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As long as $a>0$, $$ \begin{align} \int_0^\infty e^{-ax}\cos(bx)\,\mathrm{d}x &=\mathrm{Re}\left(\int_0^\infty e^{-(a-ib)x}\mathrm{d}x\right)\\ &=\mathrm{Re}\left(\int_0^\infty e^{-(a^2+b^2)x}\mathrm{d}(a+ib)x\right)\tag{$\ast$}\\ &=\mathrm{Re}\left(\frac{a+ib}{a^2+b^2}\int_0^\infty e^{-(a^2+b^2)x}\mathrm{d}(a^2+b^2)x\right)\\ &=\mathrm{Re}\left(\frac{a+ib}{a^2+b^2}\right)\\ &=\frac{a}{a^2+b^2} \end{align} $$ Step $(\ast)$ is simply adding $$ \mathrm{Re}\left(\int_\gamma e^{-(a-ib)z}\,\mathrm{d}z\right) $$ where $\gamma$ is the contour that goes from $0$ to $|z|=R$ along the curve $(a+ib)x$ ($x$ from $0$ to $\infty$), then follows $|z|=R$ to the positive real axis, and then back along the real axis to $0$. There are no singularities inside $\gamma$ so the integral is $0$. The integral along the arc of $|z|=R$ vanishes as $R\to\infty$.


Why the integral along the curve vanishes

Without loss of generality, assume $b>0$. Parameterizing $\gamma(t)=R(\cos(t)+i\sin(t))$ and setting $\tan(\theta)=b/a$ $$ \begin{align} &\left|\,\int_0^\theta e^{-(a-ib)R(\cos(t)+i\sin(t))}\,\mathrm{d}R(\cos(t)+i\sin(t))\,\right|\\ &=\left|\,R\int_0^\theta e^{-\sqrt{a^2+b^2}R(\cos(t-\theta)+i\sin(t-\theta))}\,i(\cos(t)+i\sin(t))\,\mathrm{d}t\,\right|\\ &\le R\int_0^\theta e^{-\sqrt{a^2+b^2}R\cos(t-\theta)}\,\mathrm{d}t\\ &=R\int_0^\theta e^{-\sqrt{a^2+b^2}R\cos(t)}\,\mathrm{d}t\\ &\le R\int_0^\theta e^{-\sqrt{a^2+b^2}R(1-2t/\pi)}\,\mathrm{d}t\\ &=Re^{-\sqrt{a^2+b^2}R}\int_0^\theta e^{\sqrt{a^2+b^2}R(2t/\pi)}\,\mathrm{d}t\\ &=\frac{\pi/2}{\sqrt{a^2+b^2}} Re^{-\sqrt{a^2+b^2}R}\left(e^{\sqrt{a^2+b^2}R(2\theta/\pi)}-1\right)\\ &=\frac{\pi/2}{\sqrt{a^2+b^2}} R\left(e^{\sqrt{a^2+b^2}R(2\theta/\pi-1)}-e^{-\sqrt{a^2+b^2}R}\right)\tag{$\lozenge$} \end{align} $$ Since $0\le\theta\lt\pi/2$, the coefficient of $R$ in each exponential is negative. Thus, $(\lozenge)$ tends to $0$ as $R\to\infty$.

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  • $\begingroup$ I think that last statement is what the OP wanted to prove. I made an attempt in my answer. I really like how the integrals only converge over the arc and nowhere else. $\endgroup$
    – Ron Gordon
    Feb 11, 2013 at 17:32
  • $\begingroup$ @rlgordonma: I have given a detailed proof of the vanishing of the integral along $|z|=R$. I hope it is not too obscure. $\endgroup$
    – robjohn
    Feb 11, 2013 at 18:29
  • $\begingroup$ I get it. It feels less "natural" than mine, but from my quick read, I see that it works because $\cos{t} \ge 1 - (2/\pi) t$ over $t \in (0,\pi/2)$. Bravo. (+1) $\endgroup$
    – Ron Gordon
    Feb 11, 2013 at 19:19
  • $\begingroup$ @robjohn: This seems like a slick proof, but the ($*$) and immediately thereafter loses me just a little bit. Want to elaborate that point a little bit? By the way, the explanation why the integral vanished on the arc is superb. +1$ $\endgroup$
    – Clayton
    Feb 12, 2013 at 0:49
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I think your approach is OK, at least technically correct, but why keep the integration limits of the wedge boundary at $(0,1)$, when you want them to be $(0,\infty)$? Viz,

$$\oint_C dz \: e^{-a z} e^{i b z} = 0$$

by Cauchy's Theorem. So, yes $C$ has 3 pieces, one being the pos. real line, one an arc, and the other the line $z=e^{i \omega}t$:

$$ e^{i \omega} \int_{-\infty}^0 dt \: \exp{[-(a-i b) (\cos{\omega} + i \sin{\omega}) t]} + \int_0^{\infty} dx \: e^{-a x} e^{i b x} + \int_{C_R} dz \: e^{-a z} e^{i b z} = 0 $$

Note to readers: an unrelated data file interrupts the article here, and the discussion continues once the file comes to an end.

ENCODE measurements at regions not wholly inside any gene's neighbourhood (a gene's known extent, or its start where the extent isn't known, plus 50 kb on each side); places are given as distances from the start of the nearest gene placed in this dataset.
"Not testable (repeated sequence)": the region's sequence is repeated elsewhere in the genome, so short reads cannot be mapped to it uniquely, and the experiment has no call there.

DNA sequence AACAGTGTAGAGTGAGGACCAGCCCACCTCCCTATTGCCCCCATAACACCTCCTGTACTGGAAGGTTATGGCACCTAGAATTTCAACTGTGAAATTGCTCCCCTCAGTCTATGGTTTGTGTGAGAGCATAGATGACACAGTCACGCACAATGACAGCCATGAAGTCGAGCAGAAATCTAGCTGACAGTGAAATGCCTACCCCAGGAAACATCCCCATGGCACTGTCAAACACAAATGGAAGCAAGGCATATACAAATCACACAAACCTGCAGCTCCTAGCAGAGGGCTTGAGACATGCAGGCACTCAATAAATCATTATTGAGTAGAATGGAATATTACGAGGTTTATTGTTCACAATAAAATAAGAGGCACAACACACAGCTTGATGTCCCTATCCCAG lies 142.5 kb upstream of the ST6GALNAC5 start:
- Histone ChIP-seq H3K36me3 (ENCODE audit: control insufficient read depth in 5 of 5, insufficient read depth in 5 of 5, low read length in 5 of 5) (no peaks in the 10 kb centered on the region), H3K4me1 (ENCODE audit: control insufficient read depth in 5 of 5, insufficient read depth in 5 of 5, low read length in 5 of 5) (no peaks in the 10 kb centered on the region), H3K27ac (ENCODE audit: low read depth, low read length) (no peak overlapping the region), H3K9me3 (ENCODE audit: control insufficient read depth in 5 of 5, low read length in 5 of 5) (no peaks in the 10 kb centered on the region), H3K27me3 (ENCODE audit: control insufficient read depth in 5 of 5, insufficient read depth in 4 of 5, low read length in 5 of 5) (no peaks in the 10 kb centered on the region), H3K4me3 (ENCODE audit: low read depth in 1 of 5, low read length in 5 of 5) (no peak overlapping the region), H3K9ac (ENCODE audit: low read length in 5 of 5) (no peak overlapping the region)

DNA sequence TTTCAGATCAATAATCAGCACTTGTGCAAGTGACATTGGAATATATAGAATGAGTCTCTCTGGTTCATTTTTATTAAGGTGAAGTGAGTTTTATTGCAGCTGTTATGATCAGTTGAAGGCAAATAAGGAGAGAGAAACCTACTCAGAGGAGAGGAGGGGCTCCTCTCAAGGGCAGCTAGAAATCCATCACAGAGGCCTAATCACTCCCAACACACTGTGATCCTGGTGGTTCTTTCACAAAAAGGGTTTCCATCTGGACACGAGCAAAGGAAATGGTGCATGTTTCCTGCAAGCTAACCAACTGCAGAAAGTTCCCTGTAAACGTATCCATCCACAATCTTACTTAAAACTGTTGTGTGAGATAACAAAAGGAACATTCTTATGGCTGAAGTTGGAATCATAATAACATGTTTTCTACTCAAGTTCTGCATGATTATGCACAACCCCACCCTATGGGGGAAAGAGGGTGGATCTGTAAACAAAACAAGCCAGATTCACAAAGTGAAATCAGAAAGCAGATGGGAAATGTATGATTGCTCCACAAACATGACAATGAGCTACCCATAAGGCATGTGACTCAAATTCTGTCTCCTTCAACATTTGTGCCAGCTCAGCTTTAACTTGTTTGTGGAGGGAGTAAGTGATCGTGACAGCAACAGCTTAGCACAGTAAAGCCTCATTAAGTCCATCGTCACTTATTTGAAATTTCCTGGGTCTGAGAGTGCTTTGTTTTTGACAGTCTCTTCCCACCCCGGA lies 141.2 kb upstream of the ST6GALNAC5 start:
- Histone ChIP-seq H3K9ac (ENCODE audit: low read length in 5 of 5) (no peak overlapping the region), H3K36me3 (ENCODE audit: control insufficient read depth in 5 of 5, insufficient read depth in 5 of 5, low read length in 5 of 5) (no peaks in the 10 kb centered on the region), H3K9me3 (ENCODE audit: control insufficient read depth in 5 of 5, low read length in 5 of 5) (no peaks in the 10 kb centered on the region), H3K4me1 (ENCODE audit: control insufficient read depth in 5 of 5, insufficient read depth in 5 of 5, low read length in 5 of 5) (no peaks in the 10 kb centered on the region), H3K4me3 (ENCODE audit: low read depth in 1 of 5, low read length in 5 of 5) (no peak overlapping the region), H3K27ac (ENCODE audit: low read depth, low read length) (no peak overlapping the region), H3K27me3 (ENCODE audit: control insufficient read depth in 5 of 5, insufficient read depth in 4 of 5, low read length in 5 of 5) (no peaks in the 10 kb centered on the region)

where $C_R$ is the arc of the wedge. I will show below that the integral over $C_R$ vanishes. That leaves the other two integrals, which ad to zero. Rearranging the sum, we get

$$\int_0^{\infty} dx \: e^{-a x} e^{i b x} = e^{i \omega} \int_0^{\infty} dt \: e^{-\sqrt{a^2+b^2} t}$$

Taking the real part of both sides:

$$\int_0^{\infty} dx \: e^{-a x} \cos{(b x)} = \frac{a}{a^2+b^2}$$

Going back to the integral over the arc, we find it takes the form, depending on the sign of $b$,

$$\int_{C_R} dz \: e^{-a z} e^{\pm i b z} = i R \int_0^{\omega} d \theta \: e^{i \theta} \exp{[-a R (\cos{\theta} + i \sin{\theta})]} \exp{[\pm i b R (\cos{\theta} + i \sin{\theta})]} $$

which is bounded by

$$R \int_0^{\omega} d \theta \: \exp{[-R (a \cos{\theta} - b \sin{\theta})]} $$

Note that the argument of the exponent is positive only within the integration range, which works out perfectly. Therefore, on the arc of the wedge, the integral vanishes in the limit as $R \rightarrow \infty$.

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  • $\begingroup$ It is probably not too difficult, but you should probably show that $a\cos(\theta)-b\sin(\theta)\ge c\gt0$ so that the coefficient of $R$ is $\le-c$. $\endgroup$
    – robjohn
    Feb 11, 2013 at 19:40
  • $\begingroup$ @robjohn and rlgordonma: I don't see why it should be the case that $a\cos\theta-b\sin\theta>0$ at all, since this is equivalently $a\cos\theta>b\sin\theta$, thus $1>(b/a)\tan\theta$. The maximum tangent is in this range is $b/a$, thus we end up with $a^2>b^2$, which is what I got at the end... Help? $\endgroup$
    – Clayton
    Feb 12, 2013 at 0:23
  • $\begingroup$ @Clayton: between $0$ and $\omega$, $a \cos{\theta} - b \sin{theta}$ goes between $a$ and $0$. $\endgroup$
    – Ron Gordon
    Feb 12, 2013 at 1:37
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    $\begingroup$ @Clayton We would have $\tan \theta \le a/b$ rather than $b/a$, hence $a \cos \theta \ge b \sin \theta$. $\endgroup$
    – Erick Wong
    Feb 12, 2013 at 2:25
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    $\begingroup$ @Clayton: you seem to be thinking about the fact that in the posed problem, the sign of $b$ does not matter since $\cos(bx)=\cos(-bx)$. However, in carrying out the contour integration, we need to make sure that the integral along the arc of the wedge vanishes, and for this to occur, we need to match the sign of $b$ and the particular character, $e^{-(a+ib)x}$ or $e^{-(a-ib)x}$, we are using with the contour we are using. $\endgroup$
    – robjohn
    Feb 12, 2013 at 12:22